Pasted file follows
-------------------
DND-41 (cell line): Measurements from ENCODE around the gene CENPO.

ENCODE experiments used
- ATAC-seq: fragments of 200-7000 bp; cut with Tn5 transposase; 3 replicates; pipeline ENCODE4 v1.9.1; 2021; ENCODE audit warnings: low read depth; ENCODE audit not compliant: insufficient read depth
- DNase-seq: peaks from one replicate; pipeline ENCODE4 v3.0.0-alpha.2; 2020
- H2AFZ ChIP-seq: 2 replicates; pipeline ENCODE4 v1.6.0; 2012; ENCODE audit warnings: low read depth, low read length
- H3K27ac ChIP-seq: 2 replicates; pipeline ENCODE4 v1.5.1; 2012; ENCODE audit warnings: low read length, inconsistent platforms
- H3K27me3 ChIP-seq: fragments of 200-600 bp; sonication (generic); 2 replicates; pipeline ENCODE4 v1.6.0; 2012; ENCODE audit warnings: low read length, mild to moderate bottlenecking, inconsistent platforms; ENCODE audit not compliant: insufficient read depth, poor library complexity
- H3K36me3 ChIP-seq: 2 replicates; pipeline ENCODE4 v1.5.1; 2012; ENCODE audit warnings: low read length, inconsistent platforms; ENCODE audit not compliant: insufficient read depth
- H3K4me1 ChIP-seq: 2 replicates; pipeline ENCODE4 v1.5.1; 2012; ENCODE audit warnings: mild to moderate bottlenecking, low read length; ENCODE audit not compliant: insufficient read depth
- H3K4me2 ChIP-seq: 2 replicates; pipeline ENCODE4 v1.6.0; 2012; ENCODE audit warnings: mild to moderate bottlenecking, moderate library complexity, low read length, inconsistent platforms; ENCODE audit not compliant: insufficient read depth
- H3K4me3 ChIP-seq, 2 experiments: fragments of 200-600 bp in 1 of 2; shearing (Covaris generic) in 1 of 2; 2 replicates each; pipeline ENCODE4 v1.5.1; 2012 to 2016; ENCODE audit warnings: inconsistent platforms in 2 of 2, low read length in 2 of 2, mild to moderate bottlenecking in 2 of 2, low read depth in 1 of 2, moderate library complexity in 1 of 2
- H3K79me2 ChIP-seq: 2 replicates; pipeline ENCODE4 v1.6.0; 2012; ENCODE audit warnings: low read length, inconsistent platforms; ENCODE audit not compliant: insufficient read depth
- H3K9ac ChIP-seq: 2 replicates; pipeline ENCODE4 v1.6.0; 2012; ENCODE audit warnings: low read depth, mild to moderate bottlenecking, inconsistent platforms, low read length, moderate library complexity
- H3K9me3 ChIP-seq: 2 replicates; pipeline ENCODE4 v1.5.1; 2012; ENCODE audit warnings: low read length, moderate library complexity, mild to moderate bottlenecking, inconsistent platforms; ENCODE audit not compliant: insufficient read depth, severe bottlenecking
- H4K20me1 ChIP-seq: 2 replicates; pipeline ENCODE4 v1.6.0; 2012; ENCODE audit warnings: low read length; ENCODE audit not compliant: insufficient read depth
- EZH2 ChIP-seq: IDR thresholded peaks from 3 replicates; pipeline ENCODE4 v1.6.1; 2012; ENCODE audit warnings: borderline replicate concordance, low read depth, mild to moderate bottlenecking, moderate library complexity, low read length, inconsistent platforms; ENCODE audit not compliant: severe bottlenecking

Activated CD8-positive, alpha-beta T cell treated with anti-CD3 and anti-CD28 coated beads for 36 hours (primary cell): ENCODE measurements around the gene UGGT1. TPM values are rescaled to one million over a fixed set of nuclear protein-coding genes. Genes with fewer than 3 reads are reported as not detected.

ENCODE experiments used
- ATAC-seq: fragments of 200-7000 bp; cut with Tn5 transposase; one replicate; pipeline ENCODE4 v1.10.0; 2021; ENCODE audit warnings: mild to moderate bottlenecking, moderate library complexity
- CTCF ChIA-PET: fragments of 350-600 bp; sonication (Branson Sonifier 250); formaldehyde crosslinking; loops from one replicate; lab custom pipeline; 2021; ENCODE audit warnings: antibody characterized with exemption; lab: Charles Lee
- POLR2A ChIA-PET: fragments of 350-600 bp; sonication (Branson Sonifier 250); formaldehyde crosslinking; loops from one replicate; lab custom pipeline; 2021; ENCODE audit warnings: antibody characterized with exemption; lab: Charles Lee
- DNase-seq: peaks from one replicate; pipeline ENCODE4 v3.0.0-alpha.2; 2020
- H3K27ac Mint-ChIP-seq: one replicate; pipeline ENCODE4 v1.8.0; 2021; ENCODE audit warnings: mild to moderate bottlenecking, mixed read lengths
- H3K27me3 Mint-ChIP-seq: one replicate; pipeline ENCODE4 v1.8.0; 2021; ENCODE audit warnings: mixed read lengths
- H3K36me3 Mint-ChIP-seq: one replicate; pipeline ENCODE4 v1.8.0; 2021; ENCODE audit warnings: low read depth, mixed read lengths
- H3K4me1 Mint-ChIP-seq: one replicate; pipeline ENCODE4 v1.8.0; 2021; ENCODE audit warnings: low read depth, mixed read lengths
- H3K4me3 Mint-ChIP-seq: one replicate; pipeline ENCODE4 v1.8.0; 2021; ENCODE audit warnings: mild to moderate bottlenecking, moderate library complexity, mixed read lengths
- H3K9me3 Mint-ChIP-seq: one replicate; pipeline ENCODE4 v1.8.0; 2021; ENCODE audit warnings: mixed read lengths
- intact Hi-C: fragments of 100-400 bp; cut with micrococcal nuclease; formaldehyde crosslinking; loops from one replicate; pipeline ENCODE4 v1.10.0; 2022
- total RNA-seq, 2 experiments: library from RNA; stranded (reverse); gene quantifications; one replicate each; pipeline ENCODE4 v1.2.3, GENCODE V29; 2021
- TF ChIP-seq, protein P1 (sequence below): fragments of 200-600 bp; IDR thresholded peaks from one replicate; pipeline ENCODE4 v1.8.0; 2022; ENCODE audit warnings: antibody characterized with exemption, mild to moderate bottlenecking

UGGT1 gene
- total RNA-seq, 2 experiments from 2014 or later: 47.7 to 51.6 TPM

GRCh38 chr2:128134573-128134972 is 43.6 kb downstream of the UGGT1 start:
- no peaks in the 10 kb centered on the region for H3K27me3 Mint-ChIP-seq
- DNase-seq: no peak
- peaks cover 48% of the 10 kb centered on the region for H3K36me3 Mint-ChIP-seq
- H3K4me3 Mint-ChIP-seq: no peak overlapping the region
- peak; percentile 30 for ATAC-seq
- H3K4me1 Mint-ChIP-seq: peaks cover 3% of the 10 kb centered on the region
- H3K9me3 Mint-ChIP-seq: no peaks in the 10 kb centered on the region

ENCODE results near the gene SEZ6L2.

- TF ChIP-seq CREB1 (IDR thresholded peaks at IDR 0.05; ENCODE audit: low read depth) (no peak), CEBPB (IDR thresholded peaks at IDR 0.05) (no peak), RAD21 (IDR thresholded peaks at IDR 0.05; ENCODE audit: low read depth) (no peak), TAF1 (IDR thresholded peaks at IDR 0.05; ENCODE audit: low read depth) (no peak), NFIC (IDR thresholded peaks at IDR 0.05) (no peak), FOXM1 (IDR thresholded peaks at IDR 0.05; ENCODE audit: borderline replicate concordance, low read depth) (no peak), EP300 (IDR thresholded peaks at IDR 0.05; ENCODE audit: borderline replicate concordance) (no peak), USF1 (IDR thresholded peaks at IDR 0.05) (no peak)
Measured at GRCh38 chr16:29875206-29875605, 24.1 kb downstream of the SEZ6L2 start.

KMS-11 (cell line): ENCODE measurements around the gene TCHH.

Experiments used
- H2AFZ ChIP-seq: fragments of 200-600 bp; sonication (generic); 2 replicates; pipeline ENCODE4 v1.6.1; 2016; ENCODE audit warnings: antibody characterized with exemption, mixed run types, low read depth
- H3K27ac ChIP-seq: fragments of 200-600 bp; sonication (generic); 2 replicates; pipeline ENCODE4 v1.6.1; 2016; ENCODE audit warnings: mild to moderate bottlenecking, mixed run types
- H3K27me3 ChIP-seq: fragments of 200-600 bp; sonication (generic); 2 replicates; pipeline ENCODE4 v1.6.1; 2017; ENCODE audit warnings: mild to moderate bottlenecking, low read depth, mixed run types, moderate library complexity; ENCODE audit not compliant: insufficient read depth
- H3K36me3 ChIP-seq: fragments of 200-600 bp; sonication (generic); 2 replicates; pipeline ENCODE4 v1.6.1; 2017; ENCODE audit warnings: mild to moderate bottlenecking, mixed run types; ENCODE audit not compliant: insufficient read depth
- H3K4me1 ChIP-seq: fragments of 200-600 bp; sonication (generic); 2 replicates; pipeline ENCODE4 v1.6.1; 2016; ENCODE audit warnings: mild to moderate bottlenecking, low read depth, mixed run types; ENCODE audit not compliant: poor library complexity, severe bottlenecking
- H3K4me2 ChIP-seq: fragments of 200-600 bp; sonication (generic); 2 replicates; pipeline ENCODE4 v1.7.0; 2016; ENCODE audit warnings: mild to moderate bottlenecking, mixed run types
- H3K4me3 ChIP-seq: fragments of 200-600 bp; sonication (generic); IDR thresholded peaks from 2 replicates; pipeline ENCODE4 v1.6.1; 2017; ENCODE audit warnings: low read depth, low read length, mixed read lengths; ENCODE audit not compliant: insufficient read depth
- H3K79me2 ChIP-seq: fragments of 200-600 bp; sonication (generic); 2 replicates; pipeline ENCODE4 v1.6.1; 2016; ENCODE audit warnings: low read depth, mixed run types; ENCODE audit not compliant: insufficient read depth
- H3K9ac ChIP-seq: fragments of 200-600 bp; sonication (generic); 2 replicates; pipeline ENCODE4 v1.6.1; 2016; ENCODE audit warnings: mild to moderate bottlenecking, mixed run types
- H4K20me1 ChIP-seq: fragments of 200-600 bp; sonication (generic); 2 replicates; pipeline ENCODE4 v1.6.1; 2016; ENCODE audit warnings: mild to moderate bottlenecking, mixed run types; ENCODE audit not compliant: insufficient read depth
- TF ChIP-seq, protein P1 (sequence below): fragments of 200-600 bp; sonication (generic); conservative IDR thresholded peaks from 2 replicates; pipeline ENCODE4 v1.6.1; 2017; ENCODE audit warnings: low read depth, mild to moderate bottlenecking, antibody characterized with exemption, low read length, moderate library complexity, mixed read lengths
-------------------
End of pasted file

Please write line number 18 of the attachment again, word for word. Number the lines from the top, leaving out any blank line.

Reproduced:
ENCODE experiments used